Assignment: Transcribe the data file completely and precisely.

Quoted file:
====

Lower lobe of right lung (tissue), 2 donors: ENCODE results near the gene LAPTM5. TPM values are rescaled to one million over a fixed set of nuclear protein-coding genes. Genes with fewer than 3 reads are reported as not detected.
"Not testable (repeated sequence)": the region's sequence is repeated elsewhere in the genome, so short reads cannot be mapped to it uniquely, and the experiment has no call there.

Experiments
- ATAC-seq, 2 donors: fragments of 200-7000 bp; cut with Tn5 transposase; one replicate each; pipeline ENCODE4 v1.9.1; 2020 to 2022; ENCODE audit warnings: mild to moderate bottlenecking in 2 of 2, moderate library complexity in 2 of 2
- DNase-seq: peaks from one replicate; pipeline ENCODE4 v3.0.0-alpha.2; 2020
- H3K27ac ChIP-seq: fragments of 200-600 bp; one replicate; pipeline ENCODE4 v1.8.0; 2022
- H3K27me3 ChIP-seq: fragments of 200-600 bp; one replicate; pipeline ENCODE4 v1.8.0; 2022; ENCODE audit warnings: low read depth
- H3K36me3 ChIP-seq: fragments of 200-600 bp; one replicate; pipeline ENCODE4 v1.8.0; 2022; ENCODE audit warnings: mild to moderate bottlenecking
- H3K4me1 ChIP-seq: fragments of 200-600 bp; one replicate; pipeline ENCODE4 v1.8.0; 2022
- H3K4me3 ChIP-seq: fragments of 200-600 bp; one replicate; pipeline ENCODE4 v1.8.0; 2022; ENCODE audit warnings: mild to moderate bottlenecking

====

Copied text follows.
Lower lobe of right lung (tissue), 2 donors: ENCODE results near the gene LAPTM5. TPM values are rescaled to one million over a fixed set of nuclear protein-coding genes. Genes with fewer than 3 reads are reported as not detected.
"Not testable (repeated sequence)": the region's sequence is repeated elsewhere in the genome, so short reads cannot be mapped to it uniquely, and the experiment has no call there.

Experiments
- ATAC-seq, 2 donors: fragments of 200-7000 bp; cut with Tn5 transposase; one replicate each; pipeline ENCODE4 v1.9.1; 2020 to 2022; ENCODE audit warnings: mild to moderate bottlenecking in 2 of 2, moderate library complexity in 2 of 2
- DNase-seq: peaks from one replicate; pipeline ENCODE4 v3.0.0-alpha.2; 2020
- H3K27ac ChIP-seq: fragments of 200-600 bp; one replicate; pipeline ENCODE4 v1.8.0; 2022
- H3K27me3 ChIP-seq: fragments of 200-600 bp; one replicate; pipeline ENCODE4 v1.8.0; 2022; ENCODE audit warnings: low read depth
- H3K36me3 ChIP-seq: fragments of 200-600 bp; one replicate; pipeline ENCODE4 v1.8.0; 2022; ENCODE audit warnings: mild to moderate bottlenecking
- H3K4me1 ChIP-seq: fragments of 200-600 bp; one replicate; pipeline ENCODE4 v1.8.0; 2022
- H3K4me3 ChIP-seq: fragments of 200-600 bp; one replicate; pipeline ENCODE4 v1.8.0; 2022; ENCODE audit warnings: mild to moderate bottlenecking